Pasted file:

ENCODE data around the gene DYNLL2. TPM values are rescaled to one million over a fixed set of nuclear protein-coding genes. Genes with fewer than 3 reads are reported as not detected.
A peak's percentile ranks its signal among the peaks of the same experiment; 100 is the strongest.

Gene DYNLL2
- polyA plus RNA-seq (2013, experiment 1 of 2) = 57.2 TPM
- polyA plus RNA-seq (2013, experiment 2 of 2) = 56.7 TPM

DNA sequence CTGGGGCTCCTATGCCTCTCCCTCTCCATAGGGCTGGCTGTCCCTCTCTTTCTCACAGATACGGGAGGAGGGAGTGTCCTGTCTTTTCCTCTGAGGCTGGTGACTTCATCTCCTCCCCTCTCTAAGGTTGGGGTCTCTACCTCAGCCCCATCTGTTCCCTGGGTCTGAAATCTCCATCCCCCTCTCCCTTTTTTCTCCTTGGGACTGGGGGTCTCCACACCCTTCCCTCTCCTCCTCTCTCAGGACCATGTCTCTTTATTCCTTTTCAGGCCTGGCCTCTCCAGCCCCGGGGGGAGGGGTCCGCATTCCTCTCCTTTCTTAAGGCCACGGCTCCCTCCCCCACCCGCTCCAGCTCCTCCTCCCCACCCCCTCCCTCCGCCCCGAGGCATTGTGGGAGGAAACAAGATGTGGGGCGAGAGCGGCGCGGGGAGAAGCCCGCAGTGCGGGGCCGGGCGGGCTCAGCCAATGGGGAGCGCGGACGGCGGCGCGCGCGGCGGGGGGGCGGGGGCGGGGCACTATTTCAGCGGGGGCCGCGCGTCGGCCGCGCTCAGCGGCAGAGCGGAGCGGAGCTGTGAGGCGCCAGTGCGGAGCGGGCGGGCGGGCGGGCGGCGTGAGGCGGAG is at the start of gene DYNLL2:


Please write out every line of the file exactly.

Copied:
ENCODE data around the gene DYNLL2. TPM values are rescaled to one million over a fixed set of nuclear protein-coding genes. Genes with fewer than 3 reads are reported as not detected.
A peak's percentile ranks its signal among the peaks of the same experiment; 100 is the strongest.

Gene DYNLL2
- polyA plus RNA-seq (2013, experiment 1 of 2) = 57.2 TPM
- polyA plus RNA-seq (2013, experiment 2 of 2) = 56.7 TPM

DNA sequence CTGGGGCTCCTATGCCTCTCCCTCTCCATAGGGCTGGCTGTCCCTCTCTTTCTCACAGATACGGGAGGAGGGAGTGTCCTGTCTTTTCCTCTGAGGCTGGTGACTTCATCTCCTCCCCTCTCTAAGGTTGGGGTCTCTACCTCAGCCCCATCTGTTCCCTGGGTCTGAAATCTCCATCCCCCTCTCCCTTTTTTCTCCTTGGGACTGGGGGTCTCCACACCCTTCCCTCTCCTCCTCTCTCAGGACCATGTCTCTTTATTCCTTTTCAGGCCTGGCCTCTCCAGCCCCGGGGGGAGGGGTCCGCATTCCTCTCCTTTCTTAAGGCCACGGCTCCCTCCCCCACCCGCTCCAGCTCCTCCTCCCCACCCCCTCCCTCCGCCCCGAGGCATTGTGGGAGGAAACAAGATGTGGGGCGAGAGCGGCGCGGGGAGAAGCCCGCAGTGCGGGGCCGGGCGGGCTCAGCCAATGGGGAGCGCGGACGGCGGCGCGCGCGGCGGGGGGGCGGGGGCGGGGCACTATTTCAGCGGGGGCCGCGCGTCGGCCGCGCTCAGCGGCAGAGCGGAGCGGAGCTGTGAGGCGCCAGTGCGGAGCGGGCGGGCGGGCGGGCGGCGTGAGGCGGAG is at the start of gene DYNLL2: